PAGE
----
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What’s new with digital marketing? Everything. The digital landscape is in a perpetual state of evolution. Sometimes it’s hard to keep up, but the bare necessities remain the building blocks of the industry. 

Our comprehensive guide to digital marketing terms attempts to define common digital marketing jargon in layman’s terms.  Since the digital sphere’s lexicon is endless, we’ll keep adding to this post, so keep checking in. 


analytics: within a marketing context, analytics is the study of data obtained through marketing campaigns to gain a better understanding and improve marketing efforts. Google Analytics is a free web analytics tool offered by Google to help you analyse your website traffic.

alt text: alternative text or alt attribute is a text description of an image on a web page. It helps search engines understand the image contents and can be read aloud by a screen reader for blind users.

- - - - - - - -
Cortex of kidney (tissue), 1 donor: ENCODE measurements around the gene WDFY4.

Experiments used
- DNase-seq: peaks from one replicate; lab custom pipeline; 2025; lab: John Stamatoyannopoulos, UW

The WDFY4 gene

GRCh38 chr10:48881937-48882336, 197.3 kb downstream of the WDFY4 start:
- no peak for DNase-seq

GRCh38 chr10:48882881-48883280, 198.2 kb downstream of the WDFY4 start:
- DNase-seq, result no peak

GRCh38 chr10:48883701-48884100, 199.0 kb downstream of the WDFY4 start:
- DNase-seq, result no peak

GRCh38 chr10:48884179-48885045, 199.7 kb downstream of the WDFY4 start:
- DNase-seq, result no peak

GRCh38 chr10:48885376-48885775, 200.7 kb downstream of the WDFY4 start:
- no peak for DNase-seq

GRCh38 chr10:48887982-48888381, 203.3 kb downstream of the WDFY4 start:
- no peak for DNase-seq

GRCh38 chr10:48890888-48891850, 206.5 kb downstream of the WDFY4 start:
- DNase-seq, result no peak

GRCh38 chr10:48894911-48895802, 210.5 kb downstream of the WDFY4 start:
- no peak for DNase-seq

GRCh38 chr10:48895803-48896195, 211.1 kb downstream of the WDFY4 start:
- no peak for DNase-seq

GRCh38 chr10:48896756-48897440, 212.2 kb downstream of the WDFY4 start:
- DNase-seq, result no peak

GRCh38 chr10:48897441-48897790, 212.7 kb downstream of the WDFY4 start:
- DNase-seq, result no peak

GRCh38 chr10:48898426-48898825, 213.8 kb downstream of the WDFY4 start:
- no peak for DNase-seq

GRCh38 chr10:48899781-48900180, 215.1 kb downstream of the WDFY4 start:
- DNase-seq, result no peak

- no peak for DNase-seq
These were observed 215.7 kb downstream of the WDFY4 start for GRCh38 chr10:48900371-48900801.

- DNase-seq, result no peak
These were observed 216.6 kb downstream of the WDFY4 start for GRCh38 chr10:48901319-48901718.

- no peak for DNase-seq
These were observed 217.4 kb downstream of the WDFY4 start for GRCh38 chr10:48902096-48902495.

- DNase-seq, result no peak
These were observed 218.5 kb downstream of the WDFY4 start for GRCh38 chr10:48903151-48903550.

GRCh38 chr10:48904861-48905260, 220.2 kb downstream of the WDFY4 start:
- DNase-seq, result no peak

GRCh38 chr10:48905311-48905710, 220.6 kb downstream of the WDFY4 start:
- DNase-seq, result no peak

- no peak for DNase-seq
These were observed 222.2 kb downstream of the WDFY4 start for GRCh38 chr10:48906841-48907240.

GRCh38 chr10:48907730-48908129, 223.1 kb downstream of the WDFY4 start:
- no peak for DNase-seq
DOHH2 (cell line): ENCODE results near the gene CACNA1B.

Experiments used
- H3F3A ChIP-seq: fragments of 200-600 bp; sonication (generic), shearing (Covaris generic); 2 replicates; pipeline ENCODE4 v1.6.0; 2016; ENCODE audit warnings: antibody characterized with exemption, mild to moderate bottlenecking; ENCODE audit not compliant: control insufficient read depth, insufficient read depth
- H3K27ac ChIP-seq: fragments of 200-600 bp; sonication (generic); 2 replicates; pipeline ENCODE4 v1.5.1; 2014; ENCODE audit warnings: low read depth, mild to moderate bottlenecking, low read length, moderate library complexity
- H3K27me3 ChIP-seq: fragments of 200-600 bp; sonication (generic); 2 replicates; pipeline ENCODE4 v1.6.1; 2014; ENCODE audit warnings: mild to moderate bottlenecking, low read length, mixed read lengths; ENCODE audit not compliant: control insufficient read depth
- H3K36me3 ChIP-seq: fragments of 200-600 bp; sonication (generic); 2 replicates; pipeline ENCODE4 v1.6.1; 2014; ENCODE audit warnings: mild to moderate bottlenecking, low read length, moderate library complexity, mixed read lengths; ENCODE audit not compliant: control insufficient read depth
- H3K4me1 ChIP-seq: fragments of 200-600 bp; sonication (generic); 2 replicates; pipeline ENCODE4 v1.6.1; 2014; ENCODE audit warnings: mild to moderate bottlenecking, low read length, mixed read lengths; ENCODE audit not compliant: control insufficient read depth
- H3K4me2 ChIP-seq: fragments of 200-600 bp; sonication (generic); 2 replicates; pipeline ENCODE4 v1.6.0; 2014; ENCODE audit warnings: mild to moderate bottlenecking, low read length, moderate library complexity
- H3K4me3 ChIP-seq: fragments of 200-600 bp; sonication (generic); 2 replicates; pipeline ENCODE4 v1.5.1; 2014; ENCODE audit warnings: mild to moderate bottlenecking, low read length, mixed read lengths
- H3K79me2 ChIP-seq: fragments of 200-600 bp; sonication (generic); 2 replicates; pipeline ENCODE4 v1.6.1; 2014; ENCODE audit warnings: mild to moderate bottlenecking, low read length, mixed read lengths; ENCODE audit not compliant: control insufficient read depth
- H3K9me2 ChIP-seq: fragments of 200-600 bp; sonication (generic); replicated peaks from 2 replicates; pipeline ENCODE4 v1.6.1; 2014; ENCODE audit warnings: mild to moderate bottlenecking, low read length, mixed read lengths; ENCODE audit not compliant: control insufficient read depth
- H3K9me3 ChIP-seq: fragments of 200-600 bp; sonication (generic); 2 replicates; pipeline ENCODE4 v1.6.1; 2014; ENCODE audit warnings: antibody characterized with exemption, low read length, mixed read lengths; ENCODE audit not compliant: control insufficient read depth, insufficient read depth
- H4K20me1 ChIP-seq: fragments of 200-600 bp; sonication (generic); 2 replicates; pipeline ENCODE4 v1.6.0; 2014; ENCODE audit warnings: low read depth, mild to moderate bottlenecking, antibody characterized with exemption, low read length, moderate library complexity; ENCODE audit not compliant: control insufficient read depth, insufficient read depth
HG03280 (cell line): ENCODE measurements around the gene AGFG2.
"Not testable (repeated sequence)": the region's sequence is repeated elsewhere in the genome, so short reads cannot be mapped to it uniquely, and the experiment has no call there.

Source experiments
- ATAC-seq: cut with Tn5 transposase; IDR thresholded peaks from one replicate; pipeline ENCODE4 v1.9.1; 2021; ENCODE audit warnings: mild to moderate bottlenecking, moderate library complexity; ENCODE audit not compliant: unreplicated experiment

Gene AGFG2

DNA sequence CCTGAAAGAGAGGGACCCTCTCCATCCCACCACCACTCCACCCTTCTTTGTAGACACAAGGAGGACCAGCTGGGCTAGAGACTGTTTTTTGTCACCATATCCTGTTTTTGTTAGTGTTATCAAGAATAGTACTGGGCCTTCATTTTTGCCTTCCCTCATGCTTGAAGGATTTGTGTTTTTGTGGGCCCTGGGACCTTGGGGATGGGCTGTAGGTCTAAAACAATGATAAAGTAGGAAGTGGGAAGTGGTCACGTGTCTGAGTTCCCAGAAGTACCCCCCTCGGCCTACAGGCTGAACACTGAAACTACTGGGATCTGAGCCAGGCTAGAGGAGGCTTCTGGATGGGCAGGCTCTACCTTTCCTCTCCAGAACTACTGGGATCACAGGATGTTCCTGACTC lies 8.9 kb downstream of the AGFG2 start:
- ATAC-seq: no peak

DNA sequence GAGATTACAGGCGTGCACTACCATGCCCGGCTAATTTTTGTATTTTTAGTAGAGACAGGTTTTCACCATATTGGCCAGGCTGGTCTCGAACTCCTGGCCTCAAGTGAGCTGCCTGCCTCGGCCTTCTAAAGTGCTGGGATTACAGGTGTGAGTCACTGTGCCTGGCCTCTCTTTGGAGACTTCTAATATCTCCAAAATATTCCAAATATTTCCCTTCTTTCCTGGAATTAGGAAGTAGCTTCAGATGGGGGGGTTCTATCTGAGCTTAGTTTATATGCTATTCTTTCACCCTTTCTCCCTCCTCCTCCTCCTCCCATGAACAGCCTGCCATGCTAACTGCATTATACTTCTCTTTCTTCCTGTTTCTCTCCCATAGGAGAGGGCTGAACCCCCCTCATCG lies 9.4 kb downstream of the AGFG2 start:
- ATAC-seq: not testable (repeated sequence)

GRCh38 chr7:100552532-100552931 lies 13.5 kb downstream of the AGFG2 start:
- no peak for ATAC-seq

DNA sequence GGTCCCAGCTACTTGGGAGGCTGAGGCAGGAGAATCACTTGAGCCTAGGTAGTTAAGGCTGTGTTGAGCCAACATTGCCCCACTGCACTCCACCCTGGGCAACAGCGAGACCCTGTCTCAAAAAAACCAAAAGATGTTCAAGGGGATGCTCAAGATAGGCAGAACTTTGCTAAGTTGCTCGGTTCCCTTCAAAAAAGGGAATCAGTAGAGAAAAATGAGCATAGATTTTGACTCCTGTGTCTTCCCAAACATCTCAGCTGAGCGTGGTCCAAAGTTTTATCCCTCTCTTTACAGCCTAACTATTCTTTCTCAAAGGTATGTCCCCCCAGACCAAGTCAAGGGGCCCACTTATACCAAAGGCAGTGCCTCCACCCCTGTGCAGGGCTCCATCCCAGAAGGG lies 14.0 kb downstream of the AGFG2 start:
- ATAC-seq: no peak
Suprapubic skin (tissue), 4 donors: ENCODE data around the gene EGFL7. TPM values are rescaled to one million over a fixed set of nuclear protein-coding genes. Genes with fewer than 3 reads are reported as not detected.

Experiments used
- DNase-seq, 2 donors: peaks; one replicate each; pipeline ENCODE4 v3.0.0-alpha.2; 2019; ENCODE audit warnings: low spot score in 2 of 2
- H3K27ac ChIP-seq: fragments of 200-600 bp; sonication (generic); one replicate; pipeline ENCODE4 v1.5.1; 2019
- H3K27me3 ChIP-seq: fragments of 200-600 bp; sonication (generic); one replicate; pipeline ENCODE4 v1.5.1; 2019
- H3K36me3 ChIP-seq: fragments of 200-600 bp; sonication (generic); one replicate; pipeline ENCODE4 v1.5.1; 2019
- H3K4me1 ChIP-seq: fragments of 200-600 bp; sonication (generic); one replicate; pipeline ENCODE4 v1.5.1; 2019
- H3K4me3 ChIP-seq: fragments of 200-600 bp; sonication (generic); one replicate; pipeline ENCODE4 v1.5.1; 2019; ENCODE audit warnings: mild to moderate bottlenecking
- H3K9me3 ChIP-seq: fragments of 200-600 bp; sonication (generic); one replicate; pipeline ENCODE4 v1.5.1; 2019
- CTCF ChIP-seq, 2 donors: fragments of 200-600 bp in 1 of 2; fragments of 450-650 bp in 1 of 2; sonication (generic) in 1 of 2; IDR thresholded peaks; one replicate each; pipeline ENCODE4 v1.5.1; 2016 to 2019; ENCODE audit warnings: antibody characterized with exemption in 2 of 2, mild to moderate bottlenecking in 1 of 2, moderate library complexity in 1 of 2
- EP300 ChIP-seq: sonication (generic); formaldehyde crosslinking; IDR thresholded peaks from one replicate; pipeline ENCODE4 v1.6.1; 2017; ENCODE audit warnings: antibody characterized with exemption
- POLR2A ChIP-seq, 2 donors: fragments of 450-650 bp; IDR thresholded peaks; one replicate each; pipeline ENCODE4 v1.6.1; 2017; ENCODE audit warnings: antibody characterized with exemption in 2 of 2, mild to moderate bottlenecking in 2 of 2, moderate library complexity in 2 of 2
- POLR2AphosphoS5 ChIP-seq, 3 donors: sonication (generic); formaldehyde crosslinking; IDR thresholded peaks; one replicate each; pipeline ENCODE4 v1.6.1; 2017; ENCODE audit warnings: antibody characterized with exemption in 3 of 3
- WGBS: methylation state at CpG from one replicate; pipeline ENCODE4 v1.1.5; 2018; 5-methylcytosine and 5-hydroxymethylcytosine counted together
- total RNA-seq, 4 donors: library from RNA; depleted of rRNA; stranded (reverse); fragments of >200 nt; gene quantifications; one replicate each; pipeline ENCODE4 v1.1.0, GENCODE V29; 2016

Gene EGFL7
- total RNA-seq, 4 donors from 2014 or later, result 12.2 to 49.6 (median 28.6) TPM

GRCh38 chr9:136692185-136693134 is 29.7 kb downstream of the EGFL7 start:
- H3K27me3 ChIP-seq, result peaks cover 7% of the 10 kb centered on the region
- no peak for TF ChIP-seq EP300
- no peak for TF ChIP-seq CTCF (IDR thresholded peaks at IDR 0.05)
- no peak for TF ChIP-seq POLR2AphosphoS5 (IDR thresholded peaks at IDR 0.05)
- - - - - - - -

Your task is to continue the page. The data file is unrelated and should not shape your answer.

anchor text: the clickable words of a hyperlink. Example: KlickSense is a digital marketing agency in Somerset West, Western Cape. In this instance, “digital marketing agency” is the anchor text.

audit: an extensive view of how a website is performing. Often for SEO purposes, an audit gives a brand an in-depth look at every aspect of their site and recommends areas of improvement for website optimisation.


B2B: a business that sells products or provides services to other companies.

B2C: a business that sells products or provides services to consumers.

bounce rate: in the context of web analytics, the bounce rate is the percentage of visitors who leave a website after viewing a single page. In email marketing, it is the percentage of emails in a campaign that is undeliverable.

buzzword: a word or phrase, often an item of jargon that is trending at a particular time. 


call to action (CTA): refers to the copy or piece of content intended to compel the audience to perform a desired action.